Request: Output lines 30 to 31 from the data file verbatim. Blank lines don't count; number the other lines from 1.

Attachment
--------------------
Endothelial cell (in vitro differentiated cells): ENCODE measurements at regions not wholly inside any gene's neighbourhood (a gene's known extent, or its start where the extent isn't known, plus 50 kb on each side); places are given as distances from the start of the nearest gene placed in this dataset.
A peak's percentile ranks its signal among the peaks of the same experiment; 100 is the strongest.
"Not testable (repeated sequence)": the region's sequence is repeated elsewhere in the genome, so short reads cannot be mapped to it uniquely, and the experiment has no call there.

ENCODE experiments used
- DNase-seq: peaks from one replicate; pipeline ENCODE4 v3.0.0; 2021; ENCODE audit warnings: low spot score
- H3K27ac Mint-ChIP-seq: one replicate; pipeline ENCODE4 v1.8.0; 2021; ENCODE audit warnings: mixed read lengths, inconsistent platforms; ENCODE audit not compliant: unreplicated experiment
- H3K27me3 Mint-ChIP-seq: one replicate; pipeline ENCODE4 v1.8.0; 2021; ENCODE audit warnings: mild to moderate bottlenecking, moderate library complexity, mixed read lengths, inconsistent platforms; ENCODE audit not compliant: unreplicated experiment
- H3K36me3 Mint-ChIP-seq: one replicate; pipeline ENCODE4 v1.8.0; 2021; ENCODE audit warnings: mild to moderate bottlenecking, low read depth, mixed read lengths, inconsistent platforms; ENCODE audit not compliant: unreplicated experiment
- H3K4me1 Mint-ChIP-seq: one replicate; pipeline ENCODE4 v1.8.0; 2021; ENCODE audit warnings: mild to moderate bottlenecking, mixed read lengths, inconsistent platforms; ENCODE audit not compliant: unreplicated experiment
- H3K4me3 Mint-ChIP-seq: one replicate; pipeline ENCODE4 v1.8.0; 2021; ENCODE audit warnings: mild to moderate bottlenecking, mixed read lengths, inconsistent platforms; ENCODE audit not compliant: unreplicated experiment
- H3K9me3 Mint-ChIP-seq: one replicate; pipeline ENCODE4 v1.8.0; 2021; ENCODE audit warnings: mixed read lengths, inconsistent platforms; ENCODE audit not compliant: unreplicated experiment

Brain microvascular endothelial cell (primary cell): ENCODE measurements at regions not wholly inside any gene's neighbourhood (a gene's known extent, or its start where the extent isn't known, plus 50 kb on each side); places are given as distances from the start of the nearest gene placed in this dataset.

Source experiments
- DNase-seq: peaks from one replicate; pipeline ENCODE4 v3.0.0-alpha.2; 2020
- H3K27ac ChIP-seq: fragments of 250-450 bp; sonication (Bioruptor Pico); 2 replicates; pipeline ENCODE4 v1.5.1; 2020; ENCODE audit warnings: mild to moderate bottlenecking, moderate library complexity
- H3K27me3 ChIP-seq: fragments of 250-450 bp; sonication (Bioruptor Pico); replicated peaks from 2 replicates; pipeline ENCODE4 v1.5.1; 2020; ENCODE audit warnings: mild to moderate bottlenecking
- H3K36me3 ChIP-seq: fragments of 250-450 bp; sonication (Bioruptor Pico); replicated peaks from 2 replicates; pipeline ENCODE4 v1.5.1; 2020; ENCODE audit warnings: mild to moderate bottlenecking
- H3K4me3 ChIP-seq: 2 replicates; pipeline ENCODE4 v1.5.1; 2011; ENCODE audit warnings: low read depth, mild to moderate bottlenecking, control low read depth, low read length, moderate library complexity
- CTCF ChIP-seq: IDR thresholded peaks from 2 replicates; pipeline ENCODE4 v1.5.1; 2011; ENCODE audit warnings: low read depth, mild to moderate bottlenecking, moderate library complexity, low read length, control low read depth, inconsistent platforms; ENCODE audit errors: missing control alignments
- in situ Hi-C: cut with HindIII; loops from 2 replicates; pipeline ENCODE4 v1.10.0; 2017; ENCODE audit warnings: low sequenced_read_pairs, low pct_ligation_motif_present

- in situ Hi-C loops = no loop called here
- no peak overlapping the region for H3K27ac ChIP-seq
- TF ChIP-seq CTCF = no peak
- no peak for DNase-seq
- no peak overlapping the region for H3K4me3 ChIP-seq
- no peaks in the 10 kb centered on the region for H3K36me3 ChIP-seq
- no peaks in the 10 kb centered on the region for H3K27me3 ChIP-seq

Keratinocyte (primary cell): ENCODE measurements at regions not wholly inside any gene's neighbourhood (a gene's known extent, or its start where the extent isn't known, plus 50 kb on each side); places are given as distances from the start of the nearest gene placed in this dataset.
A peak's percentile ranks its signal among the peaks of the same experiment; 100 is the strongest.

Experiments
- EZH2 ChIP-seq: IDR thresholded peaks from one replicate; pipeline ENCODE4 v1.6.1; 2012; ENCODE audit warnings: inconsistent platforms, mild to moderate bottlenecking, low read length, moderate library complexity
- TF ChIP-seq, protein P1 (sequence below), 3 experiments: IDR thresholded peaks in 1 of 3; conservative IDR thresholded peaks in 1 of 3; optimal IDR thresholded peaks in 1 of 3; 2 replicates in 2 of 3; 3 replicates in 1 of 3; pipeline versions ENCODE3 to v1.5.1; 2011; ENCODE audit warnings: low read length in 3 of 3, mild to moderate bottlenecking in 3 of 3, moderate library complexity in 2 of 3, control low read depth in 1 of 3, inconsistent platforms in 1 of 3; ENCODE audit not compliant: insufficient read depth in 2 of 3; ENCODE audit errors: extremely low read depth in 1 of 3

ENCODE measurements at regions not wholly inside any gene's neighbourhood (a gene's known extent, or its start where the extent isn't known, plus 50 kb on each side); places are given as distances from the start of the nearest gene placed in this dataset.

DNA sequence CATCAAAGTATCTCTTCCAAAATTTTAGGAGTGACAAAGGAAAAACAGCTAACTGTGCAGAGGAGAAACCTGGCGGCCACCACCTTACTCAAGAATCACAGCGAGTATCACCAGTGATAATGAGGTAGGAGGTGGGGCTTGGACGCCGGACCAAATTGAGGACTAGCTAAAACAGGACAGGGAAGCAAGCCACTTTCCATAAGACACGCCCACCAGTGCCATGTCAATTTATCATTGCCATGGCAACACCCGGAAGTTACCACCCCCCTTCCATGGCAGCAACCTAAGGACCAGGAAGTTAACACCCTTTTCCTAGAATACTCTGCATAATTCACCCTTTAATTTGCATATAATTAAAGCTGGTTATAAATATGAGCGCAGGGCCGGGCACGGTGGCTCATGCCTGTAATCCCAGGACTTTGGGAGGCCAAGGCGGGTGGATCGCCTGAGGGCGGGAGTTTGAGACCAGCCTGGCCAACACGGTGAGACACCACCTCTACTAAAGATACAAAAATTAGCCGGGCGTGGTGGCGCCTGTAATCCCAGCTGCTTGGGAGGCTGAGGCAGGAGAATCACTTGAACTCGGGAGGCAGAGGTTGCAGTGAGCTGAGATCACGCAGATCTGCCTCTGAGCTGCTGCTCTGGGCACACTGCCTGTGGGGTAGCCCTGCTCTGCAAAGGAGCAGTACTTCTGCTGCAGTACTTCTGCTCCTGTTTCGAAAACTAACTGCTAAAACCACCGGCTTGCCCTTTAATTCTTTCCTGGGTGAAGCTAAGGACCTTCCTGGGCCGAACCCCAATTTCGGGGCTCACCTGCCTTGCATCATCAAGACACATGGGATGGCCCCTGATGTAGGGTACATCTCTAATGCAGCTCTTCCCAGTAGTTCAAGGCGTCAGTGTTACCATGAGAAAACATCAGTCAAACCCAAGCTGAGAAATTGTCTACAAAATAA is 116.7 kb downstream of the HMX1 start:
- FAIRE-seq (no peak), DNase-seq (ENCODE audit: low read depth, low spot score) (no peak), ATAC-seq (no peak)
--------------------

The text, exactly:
Experiments
- EZH2 ChIP-seq: IDR thresholded peaks from one replicate; pipeline ENCODE4 v1.6.1; 2012; ENCODE audit warnings: inconsistent platforms, mild to moderate bottlenecking, low read length, moderate library complexity